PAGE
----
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Washington Hospital School of Nursing Alumnae Scholarship Fund

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The Washington Hospital School of Nursing Alumnae Scholarship Fund was established by the Washington Hospital School of Nursing Alumnae Association to provide need-based scholarships to nursing students attending the Washington Hospital School of Nursing. 

The Association was formed in 1902 to provide educational opportunities to its members and also to perform charitable work in the community.  After more than a century of faithful service, the Association dissolved in July 2016. 

Encouraging others to join the ranks of the nursing profession had been a major initiative of the Association since 1964 when Mabel McCowey, the School’s Health, Recreation and Social Coordinator, donated $2,550 to initiate an educational loan program for nursing students at the School. Over time, the loan program was converted to a scholarship program and with additional contributions from others, the scholarship fund grew to $30,000. 

“At one time, awarding scholarships was one of our most significant activities.  Even though our Association is now dissolved, its name will continue through this permanent fund at the Community Foundation, and most importantly, nursing scholarships will be awarded once again in the name of the Association,” remarked Association President Marsha Knapik.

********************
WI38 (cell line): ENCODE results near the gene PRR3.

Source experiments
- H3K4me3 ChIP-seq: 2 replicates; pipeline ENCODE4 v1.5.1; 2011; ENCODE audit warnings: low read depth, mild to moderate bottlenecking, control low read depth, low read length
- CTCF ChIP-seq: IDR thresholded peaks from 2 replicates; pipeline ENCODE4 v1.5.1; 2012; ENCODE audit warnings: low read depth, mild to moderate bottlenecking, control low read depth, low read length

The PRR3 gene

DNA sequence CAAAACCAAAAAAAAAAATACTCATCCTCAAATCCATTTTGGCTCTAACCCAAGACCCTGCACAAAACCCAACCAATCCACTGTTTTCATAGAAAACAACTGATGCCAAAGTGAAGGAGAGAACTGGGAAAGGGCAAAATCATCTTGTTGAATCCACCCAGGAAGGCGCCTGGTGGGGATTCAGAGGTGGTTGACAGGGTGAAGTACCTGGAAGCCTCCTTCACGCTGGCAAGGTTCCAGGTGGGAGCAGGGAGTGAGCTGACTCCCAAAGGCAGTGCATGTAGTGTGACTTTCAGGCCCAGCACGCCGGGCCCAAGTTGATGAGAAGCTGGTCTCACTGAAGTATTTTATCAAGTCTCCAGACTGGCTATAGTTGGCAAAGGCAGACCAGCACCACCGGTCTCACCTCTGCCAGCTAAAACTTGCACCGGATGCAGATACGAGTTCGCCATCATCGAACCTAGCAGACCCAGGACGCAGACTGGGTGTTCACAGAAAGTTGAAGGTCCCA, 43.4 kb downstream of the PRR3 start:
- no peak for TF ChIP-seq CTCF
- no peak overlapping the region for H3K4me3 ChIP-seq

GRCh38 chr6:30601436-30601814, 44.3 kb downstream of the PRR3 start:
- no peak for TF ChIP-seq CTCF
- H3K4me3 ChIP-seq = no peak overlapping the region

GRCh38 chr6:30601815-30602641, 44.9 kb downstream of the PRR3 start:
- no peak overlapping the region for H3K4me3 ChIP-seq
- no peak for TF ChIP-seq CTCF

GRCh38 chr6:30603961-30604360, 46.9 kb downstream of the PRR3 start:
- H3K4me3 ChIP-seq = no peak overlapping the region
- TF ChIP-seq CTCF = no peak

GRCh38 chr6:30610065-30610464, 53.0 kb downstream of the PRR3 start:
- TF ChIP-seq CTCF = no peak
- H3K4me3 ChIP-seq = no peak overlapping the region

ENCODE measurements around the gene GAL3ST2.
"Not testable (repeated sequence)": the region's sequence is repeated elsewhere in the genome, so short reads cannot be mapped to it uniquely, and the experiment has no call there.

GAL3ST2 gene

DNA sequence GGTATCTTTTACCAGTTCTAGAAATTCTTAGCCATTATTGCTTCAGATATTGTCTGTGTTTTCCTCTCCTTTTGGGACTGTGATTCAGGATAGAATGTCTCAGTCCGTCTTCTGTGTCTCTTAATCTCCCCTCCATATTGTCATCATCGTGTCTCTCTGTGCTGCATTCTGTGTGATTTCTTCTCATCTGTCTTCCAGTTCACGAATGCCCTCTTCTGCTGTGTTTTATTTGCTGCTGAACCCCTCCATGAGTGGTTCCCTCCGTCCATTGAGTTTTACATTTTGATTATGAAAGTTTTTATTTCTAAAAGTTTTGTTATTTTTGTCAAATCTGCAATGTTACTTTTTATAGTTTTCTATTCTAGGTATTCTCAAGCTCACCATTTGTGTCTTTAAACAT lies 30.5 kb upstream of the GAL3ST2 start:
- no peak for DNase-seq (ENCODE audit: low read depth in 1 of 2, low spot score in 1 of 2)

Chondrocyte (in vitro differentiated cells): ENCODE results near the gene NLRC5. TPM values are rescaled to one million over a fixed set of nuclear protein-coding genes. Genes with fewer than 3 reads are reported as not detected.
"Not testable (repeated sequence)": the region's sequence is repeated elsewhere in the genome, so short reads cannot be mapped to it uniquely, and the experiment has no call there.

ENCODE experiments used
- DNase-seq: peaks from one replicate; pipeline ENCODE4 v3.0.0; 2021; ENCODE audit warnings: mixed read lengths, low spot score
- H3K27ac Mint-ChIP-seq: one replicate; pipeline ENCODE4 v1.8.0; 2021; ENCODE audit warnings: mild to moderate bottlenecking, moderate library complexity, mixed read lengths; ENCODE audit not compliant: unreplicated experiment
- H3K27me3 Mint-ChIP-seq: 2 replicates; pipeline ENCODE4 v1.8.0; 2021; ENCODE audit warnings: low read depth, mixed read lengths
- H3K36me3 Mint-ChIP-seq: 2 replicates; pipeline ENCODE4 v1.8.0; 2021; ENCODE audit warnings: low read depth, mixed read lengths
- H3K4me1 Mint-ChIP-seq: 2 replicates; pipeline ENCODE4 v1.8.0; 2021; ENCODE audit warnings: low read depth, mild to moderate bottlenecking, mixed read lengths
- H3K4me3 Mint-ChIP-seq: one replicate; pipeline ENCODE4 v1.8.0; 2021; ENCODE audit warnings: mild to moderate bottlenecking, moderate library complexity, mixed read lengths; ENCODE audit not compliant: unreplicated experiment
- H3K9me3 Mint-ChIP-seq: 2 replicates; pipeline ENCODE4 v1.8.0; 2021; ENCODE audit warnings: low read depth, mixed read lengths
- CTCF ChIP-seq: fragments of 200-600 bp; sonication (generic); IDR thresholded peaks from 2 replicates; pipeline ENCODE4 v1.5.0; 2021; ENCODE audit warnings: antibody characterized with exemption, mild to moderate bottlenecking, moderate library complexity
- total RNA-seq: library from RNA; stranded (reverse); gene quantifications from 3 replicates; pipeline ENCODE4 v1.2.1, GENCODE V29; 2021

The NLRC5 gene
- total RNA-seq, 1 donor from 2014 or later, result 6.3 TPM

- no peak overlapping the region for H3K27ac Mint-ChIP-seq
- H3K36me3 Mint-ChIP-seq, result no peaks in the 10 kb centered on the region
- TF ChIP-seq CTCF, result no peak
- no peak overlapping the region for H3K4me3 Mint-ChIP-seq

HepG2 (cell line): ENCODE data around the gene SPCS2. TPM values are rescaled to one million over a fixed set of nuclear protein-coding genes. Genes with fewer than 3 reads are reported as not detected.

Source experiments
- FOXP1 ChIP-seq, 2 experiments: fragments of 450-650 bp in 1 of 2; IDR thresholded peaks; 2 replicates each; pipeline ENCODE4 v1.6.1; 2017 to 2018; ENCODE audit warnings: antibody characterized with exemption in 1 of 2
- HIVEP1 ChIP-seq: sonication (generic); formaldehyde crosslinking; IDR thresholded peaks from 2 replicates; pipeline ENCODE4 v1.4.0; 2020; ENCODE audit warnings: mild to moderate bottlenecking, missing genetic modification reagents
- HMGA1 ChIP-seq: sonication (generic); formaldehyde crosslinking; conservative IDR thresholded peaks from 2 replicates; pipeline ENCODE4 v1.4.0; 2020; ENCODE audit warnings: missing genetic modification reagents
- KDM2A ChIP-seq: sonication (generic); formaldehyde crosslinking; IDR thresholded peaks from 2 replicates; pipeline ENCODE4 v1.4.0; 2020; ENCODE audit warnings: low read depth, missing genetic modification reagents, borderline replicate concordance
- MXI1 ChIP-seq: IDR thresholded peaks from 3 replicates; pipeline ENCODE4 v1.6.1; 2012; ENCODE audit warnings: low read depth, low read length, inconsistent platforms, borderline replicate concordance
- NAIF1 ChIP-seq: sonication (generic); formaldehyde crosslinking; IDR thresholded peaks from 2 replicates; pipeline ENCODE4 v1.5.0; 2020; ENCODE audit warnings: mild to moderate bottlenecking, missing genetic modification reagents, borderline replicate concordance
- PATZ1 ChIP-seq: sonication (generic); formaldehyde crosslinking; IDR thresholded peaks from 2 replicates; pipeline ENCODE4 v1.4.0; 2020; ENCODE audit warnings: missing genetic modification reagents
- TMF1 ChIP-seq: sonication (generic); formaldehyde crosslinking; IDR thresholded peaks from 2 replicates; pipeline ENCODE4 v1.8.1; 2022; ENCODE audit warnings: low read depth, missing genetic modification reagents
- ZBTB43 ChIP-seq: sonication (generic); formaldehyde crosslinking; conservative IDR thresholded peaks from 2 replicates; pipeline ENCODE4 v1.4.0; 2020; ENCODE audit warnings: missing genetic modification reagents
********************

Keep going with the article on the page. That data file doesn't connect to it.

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The Association held its final banquet in June 2016 with 111 alumni attending.  Members reminisced about their time at the School and shared stories of how nursing has positively impacted their lives.  Mary Lawton, a graduate of the Class of 1942, was the eldest alumni to attend the final banquet.

“Nursing was very different back then,” remembered Ms. Lawton.  “There were no computers and no aides.  We washed the beds, changed the sheets, sharpened the needles, measured the medications and used a bunsen burner to dissolve morphine pills to put into syringes.  It was a challenging career, but it was also a very rewarding career.  I felt good about helping people and I witnessed the tremendous impact of the ‘miracle drug’ penicillin, which saved many lives.”

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Ms. Lawton also has fond memories of staying in the nurses’ dormitory while attending the School of Nursing.  “It was a long wooden house with one head nurse on each floor.  We had no privacy there and only one small cupboard for personal items, but we had some fun.”  Ms. Lawton is very supportive of the nursing scholarship at the Community Foundation.  “I am very happy that scholarships will begin again because they will encourage others to choose nursing as a career.  Nursing was a wonderful career for me."